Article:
Kennesaw State ranked as leader in physics teacher preparation

  Pictured above from left to right: Eden Hunt, Kennesaw Mountain High School; Naoman Malik,…

Georgia (Feb 12, 2015) —  

Pictured above from left to right: Eden Hunt, Kennesaw Mountain High School; Naoman Malik, Walton High School; David Rosengrant, Kennesaw State University; Doug Pekkanen, Sprayberry High School; and Tracey Beyer, River Ridge High School. Not pictured: Meghan Lang, Cambridge High School.

National group recognizes colleges and universities helping to address severe shortage of high school physics teachers

KENNESAW, Ga.  (Feb. 12, 2015) —The Physics Teacher Education Coalition (PhysTEC) recently recognized Kennesaw State as a leader in physics teacher preparation. The national organization selected Kennesaw State as an inductee into its inaugural “The 5+ Club,” a group of institutions that has graduated five or more physics teachers in a given year.

“Kennesaw State is honored to be recognized by the Physics Teacher Education Coalition, and we take great pride in knowing we are striving to do our best to educate the next generation of physics teachers,” said Dean Mark Anderson. “This designation recognizes the hard work and dedication of our physics education faculty to produce more physics educators.”

Kennesaw State was one of only 11 institutions nationwide included in the rankings for the 2013-2014 year, which was led by Brigham Young University with 17. Some other well-known schools on the list were Cal Poly San Luis Obispo, the University of Minnesota, University of Arkansas, Illinois State University, Rutgers University, Georgia State University and The College of New Jersey.

According to PhysTEC, the majority of U.S. institutions graduate fewer than two physics teachers a year, and the most common number of graduates is zero.

Graduating five or more physics teachers a year is a significant achievement, helping to address the severe national shortage of high school physics teachers.

“This is an honor to be singled out by PhysTEC,” said David Rosengrant, associate professor of physics education, and a proponent of the national group. “For a long time, physics has demonstrated a low enrollment among major fields of study in the sciences. If we are ever going to close the science education gap, however, we are going to need more teachers of physics in America’s classrooms.”

Housed within Kennesaw State’s College of Science and Mathematics, the physics education concentration is appropriate for the student who enjoys the study of physics and plans to pursue a professional career in teaching physics at the middle and/or high school levels.

Four of the five Kennesaw State graduates teach in Cobb County. They are: Tracey Beyer, River Ridge High School; Eden Hunt, Kennesaw Mountain High School; Naoman Malik, Walton High School; and Doug Pekkanen, Sprayberry High School. Meghan Lang teaches at Cambridge High School in Fulton County.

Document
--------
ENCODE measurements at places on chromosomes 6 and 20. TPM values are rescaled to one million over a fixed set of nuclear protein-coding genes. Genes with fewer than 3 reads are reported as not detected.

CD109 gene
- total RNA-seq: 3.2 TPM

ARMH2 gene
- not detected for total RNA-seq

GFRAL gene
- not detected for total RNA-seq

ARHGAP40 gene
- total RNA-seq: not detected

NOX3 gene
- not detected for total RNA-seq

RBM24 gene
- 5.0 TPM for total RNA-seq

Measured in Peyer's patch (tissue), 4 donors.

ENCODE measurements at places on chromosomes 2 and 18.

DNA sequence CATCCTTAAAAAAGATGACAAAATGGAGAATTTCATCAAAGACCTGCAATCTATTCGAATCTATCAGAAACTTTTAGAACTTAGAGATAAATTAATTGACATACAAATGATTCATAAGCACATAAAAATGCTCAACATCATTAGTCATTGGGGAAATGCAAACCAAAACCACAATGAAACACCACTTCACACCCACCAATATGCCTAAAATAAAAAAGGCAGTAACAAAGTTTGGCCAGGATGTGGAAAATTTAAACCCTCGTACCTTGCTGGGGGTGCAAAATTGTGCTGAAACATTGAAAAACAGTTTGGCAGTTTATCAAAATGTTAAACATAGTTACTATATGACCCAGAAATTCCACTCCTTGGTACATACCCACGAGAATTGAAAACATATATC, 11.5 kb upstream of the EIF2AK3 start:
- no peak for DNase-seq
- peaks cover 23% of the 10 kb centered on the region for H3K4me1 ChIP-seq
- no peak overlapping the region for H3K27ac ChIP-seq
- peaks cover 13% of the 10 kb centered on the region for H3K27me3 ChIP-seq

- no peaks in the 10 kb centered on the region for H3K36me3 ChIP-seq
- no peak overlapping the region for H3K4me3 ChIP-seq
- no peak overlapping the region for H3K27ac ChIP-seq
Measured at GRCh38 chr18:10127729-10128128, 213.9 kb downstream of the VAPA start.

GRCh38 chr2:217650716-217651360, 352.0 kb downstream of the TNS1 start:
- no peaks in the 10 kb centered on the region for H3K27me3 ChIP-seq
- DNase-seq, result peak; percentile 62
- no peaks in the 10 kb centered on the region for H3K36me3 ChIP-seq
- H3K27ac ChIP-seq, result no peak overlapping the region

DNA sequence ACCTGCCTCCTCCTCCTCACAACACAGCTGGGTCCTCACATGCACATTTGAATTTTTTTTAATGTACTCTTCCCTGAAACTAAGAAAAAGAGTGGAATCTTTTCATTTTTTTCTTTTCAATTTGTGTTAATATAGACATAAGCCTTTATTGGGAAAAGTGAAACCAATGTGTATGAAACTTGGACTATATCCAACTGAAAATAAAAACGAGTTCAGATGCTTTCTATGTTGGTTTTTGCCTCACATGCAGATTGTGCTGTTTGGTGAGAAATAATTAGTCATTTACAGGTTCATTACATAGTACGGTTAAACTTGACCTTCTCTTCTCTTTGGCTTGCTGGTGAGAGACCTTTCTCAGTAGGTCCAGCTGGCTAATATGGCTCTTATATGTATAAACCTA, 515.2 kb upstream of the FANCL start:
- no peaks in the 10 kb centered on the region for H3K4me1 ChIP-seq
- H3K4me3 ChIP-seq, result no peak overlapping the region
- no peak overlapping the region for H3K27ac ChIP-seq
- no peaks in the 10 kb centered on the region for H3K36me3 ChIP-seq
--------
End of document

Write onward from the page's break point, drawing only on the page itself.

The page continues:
The United States has a severe, long-term shortage of qualified physics teachers. In their 2014 report, the American Association for Employment in Education found that the teacher shortage in physics is No. 1 among 59 education fields. In fact, in 2013 the National Task Force on Teacher Education in Physics reported, “the need for qualified teachers is greater now than at any previous time in history.” However, of the approximately 1,400 new teachers who are hired to teach physics each year, only 35 percent have degrees in physics or physics education.

PhysTEC, a flagship education program of the American Physical Society (APS), aims to improve the education of future physics teachers by transforming physics departments, creating successful models for physics teacher education programs, and disseminating best practices. The project has funded more than 40 sites to build physics teacher education programs. For more details, visit

The PhysTEC program is led by APS in partnership with the American Association of Physics Teachers, with support from the National Science Foundation.

The American Physical Society ( is a nonprofit membership organization working to advance and diffuse the knowledge of physics through its outstanding research journals, scientific meetings, and education, outreach, advocacy and international activities. APS represents over 50,000 members, including physicists in academia, national laboratories and industry in the United States and throughout the world. Society offices are located in College Park, MD (Headquarters), Ridge, NY, and Washington, D.C.

Robert S. Godlewski; Photo by Morin Rufai


Kennesaw State University College of Science and Mathematics


A leader in innovative teaching and learning, Kennesaw State University offers undergraduate, graduate and doctoral degrees to its nearly 43,000 students. With 11 colleges on two metro Atlanta campuses, Kennesaw State is a member of the University System of Georgia. The university’s vibrant campus culture, diverse population, strong global ties and entrepreneurial spirit draw students from throughout the country and the world. Kennesaw State is a Carnegie-designated doctoral research institution (R2), placing it among an elite group of only 6 percent of U.S. colleges and universities with an R1 or R2 status. For more information, visit